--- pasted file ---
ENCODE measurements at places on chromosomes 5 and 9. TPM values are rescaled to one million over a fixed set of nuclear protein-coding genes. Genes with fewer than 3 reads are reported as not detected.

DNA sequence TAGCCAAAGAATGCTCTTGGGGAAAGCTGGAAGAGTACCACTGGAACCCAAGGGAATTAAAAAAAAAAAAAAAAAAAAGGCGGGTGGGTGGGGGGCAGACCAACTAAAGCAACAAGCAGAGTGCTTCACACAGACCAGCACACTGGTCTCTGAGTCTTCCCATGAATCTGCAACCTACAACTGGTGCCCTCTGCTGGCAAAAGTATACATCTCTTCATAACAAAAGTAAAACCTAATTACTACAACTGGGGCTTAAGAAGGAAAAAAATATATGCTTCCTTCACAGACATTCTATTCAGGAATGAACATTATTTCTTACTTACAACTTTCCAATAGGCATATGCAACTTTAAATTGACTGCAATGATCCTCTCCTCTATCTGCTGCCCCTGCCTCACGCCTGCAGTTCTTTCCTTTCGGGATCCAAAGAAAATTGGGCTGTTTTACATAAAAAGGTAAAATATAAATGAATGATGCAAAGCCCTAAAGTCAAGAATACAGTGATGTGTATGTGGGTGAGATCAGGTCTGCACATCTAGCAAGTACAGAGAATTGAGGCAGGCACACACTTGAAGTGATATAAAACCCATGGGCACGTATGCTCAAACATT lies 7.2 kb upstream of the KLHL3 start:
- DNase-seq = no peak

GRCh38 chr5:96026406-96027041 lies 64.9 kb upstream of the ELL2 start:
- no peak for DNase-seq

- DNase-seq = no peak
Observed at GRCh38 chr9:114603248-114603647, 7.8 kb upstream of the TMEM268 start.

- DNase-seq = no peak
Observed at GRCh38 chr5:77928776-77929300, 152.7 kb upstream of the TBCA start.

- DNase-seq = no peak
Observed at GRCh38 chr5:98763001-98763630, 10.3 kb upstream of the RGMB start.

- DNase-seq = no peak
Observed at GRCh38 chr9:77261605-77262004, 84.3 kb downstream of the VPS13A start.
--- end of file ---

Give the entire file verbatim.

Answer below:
ENCODE measurements at places on chromosomes 5 and 9. TPM values are rescaled to one million over a fixed set of nuclear protein-coding genes. Genes with fewer than 3 reads are reported as not detected.

DNA sequence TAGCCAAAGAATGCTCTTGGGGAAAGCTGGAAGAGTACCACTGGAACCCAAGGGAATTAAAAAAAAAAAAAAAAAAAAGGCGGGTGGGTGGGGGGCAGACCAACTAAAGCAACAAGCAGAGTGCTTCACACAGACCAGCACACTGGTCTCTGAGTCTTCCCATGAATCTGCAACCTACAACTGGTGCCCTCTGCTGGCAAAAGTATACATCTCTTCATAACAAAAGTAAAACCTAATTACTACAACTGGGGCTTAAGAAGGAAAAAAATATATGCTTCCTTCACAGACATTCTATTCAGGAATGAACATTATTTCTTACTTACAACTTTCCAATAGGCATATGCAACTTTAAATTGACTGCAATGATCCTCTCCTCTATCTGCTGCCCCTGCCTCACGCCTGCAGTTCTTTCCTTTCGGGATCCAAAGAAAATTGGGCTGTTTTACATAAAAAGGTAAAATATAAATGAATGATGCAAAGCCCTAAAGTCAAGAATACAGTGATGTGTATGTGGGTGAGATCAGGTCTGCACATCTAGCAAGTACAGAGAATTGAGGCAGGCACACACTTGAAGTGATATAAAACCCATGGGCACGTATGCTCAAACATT lies 7.2 kb upstream of the KLHL3 start:
- DNase-seq = no peak

GRCh38 chr5:96026406-96027041 lies 64.9 kb upstream of the ELL2 start:
- no peak for DNase-seq

- DNase-seq = no peak
Observed at GRCh38 chr9:114603248-114603647, 7.8 kb upstream of the TMEM268 start.

- DNase-seq = no peak
Observed at GRCh38 chr5:77928776-77929300, 152.7 kb upstream of the TBCA start.

- DNase-seq = no peak
Observed at GRCh38 chr5:98763001-98763630, 10.3 kb upstream of the RGMB start.

- DNase-seq = no peak
Observed at GRCh38 chr9:77261605-77262004, 84.3 kb downstream of the VPS13A start.